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Habitat Kent Blog

Seeking to put God's love into action, Habitat for Humanity of Kent County brings people together to build homes, communities, and hope.

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Carl has been a part of the ReStore family since its beginning. Hear how he helped build the first ReStore in Kent County and why he loves working with the ReStore donors and customers. Pictured below is a greenhouse made from materials purchased at ReStore South in Wyoming. The customer dropped off this photo to Carl after they talked about what project the materials were being used for. 


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     There are a little over 1.5 million nonprofit charities in the United States with unique missions and ideals*. But remaining sustainable over time can be crucial to the success of a nonprofit's vision. Habitat Kent is thankful to have over 30 years of building hope in Kent County through a sustainable model.

     Habitat Kent cannot build a home without volunteers and donors. The past two years Habitat Kent has engaged over 19,000 volunteers that helped make the building and repairing of homes possible. By volunteering free labor, the construction team can build a home for a sliver of the cost of a commercial build because of the overwhelming volunteerism on sites.

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     State Farm has given $10,000 to Habitat for Humanity of Kent County for their Homebuyer Financial Education Program for the 2015 year.

     The finances will go towards specific programs that Habitat Kent homebuyers are required to take as a part of their sweat equity hours necessary to buy a home. These programs include Dave Ramsey’s Financial Peace University, which has a national partnership with Habitat for Humanity International.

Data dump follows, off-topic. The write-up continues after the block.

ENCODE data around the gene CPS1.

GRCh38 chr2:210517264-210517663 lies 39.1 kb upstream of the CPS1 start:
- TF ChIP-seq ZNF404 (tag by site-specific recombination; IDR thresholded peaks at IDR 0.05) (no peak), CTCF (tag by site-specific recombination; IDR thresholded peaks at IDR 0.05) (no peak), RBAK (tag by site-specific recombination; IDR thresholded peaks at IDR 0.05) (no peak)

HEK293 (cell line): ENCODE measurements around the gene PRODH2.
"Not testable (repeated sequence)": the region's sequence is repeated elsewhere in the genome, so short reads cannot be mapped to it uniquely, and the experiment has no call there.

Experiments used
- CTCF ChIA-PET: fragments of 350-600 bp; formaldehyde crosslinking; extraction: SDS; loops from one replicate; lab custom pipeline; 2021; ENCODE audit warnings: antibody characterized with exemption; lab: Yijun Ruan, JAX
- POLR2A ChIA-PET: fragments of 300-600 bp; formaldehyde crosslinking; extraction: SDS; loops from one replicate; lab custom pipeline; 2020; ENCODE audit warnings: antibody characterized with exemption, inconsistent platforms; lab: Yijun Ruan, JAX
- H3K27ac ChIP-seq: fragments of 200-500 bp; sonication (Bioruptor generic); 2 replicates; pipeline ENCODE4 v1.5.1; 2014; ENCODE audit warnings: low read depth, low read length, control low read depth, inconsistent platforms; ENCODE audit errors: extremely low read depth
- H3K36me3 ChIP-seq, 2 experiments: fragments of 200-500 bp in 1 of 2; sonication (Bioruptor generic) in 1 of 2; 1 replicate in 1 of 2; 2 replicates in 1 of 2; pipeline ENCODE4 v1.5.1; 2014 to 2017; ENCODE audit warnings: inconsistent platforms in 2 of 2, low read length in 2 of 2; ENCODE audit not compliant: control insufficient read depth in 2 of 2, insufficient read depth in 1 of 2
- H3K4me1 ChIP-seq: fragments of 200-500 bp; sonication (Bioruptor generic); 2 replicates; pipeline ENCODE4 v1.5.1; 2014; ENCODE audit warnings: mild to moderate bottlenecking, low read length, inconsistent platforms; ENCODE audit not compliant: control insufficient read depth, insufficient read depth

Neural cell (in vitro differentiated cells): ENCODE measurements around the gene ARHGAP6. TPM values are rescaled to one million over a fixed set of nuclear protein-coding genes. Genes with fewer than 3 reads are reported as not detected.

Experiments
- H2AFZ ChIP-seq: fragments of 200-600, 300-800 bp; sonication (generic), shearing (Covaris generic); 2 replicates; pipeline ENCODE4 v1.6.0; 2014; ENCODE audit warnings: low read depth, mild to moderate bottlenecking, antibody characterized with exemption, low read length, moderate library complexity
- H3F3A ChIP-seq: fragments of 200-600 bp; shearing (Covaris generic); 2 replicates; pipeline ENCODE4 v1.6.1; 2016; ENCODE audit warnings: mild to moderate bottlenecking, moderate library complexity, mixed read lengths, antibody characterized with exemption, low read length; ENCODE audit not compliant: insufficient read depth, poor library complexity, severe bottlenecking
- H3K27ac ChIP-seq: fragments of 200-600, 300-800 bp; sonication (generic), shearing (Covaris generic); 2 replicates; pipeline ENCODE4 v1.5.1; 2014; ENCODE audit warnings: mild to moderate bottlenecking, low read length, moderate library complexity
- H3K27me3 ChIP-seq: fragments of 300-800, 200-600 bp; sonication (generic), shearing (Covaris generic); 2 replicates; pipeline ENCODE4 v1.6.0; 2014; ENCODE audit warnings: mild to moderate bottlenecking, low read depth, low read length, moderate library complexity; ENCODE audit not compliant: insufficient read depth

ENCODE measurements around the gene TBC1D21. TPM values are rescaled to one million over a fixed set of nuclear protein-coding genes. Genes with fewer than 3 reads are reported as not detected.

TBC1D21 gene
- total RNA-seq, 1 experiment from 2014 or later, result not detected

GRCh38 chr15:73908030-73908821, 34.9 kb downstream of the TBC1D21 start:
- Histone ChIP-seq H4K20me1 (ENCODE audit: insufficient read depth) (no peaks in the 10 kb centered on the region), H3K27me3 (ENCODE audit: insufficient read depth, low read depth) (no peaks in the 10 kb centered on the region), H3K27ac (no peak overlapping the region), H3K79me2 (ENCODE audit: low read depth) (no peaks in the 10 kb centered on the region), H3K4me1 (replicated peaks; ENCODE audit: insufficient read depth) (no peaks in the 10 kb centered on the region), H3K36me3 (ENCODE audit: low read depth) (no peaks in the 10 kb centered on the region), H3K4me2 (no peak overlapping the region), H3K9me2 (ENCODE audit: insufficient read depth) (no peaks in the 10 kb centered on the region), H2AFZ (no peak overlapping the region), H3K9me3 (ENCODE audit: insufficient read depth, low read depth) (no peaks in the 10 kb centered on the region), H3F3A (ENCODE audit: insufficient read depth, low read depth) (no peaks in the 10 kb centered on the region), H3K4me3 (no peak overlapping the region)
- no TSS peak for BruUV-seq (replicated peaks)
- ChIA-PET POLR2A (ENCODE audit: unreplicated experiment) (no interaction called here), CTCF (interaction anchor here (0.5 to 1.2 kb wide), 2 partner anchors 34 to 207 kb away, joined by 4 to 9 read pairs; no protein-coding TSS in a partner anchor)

The donation was through State Farm’s Good Citizenship Grant under education that states “better educated communities includes providing access to personal financial education and job training,” according to the State Farm website. 

     State Farm has donated $22,000 total in the last two years benefitting Habitat Kent’s homebuyer financial education program.

     “We are grateful for State Farm’s continued investment in providing our homebuyers with quality financial education programs that will impact them for the rest of their lives,” said Jon Hankins, Corporate Relations Specialist at Habitat Kent. 

     Members of State Farm that spurred on the giving to Habitat Kent are Public Affairs Specialist Nick Metzger and State Farm Agent Marsha Veenstra who serves on Habitat Kent’s board of directors. 

About State Farm

State Farm and its affiliates is the largest provider of car insurance in the U.S. In addition to providing auto insurance quotes, their 18,000 agents and more than 65,000 employees serve over 82 million policies and accounts – nearly 80 million auto, home, life, health and commercial policies, and nearly 2 million bank accounts. Commercial auto insurance, along with coverage for renters, business owners, boats and motorcycles, is available.


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     The no. 1 “myth of Habitat for Humanity of Kent County” is that they build and give homes away for free. This couldn’t be further from the truth.

     Not only do Habitat Kent home buyers actually buy the home, they have to earn 300-500 hours of sweat equity in order to move in. This sweat equity includes working on their home and other Habitat Kent homes as well as participating in 40 hours of required educational programs. 

     These educational programs cultivate an understanding of owning a home. From budgeting to lawn maintenance, the knowledge learned by Habitat Kent homebuyers lasts a lifetime. 

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     Habitat for Humanity of Kent County and local Catholics are taking Pope Francis’ call of service to heart – and in September will honor his U.S. visit by starting work on a local Habitat Kent home being called the Pope Francis Build.

     Volunteers will begin working on the home at 708 Oakland Ave. SW on Sept. 26 – the same day Pope Francis arrives in Philadelphia. During the next several months, Habitat Kent expects several hundred Catholics from as many as 15 local parishes, schools and Catholic organizations to volunteer on the project. They include the Diocese of Grand Rapids, the Cathedral of St. Andrew, St. Alphonsus, St. Patrick, St. Pius X, St. Robert of Newminster, Saint Thomas the Apostle, St. Stephen, Ss. Peter and Paul, Aquinas College, the Cathedral chapter of the Knights of Columbus and Catholic Charities West Michigan. 

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425 Pleasant Street SW
Grand Rapids, MI 49503